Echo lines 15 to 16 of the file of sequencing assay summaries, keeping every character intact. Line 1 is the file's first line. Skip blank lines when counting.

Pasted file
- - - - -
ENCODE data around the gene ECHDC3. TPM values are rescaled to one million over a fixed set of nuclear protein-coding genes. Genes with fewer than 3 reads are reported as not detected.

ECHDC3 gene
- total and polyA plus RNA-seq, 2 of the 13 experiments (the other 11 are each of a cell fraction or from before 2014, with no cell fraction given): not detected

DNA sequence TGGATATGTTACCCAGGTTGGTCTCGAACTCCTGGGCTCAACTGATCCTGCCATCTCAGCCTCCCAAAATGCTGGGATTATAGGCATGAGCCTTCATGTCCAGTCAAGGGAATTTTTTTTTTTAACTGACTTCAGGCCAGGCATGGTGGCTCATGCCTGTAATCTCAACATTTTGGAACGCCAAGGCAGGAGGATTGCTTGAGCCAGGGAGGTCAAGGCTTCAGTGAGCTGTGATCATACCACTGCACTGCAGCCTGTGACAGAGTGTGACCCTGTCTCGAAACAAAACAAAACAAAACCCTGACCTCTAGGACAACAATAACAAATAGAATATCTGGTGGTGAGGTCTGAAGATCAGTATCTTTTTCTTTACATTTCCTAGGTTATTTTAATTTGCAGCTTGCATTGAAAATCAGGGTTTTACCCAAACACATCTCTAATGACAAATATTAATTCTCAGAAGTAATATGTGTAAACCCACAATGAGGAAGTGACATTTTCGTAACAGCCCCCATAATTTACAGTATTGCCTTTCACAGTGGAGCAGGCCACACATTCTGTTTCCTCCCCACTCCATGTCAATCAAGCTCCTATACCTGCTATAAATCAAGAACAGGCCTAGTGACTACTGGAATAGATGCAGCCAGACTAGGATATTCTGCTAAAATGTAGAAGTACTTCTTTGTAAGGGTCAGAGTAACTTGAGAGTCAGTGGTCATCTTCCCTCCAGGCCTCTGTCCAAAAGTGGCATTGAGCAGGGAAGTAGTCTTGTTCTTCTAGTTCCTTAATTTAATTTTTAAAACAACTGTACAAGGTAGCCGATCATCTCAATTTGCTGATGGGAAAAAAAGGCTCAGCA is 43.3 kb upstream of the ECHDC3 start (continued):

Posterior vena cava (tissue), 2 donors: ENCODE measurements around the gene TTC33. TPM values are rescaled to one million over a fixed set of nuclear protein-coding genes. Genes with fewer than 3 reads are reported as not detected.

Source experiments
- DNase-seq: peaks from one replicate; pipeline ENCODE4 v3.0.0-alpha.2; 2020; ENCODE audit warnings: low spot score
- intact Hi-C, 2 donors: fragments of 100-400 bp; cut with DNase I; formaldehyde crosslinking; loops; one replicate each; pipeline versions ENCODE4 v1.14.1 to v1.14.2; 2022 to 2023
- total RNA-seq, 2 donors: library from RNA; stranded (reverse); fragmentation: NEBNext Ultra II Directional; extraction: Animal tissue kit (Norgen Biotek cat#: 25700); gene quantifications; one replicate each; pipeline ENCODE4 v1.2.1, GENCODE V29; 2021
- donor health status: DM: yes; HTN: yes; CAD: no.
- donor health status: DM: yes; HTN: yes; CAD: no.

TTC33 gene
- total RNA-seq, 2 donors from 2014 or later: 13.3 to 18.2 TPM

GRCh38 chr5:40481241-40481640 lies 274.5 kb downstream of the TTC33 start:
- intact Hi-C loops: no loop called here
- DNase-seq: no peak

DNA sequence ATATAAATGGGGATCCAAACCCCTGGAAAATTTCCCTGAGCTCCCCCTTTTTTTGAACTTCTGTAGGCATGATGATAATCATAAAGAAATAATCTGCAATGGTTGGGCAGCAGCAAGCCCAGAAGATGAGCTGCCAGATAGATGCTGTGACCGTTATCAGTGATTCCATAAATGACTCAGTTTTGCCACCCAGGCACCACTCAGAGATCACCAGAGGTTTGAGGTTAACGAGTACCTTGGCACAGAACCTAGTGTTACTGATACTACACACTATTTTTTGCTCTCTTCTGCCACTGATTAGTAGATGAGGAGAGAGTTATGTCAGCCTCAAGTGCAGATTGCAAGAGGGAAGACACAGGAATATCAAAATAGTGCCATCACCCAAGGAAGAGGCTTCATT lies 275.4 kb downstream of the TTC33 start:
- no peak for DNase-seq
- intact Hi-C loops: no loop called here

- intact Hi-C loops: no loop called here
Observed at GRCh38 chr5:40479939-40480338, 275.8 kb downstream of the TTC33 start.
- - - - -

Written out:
- intact Hi-C loops: no loop called here
- DNase-seq: no peak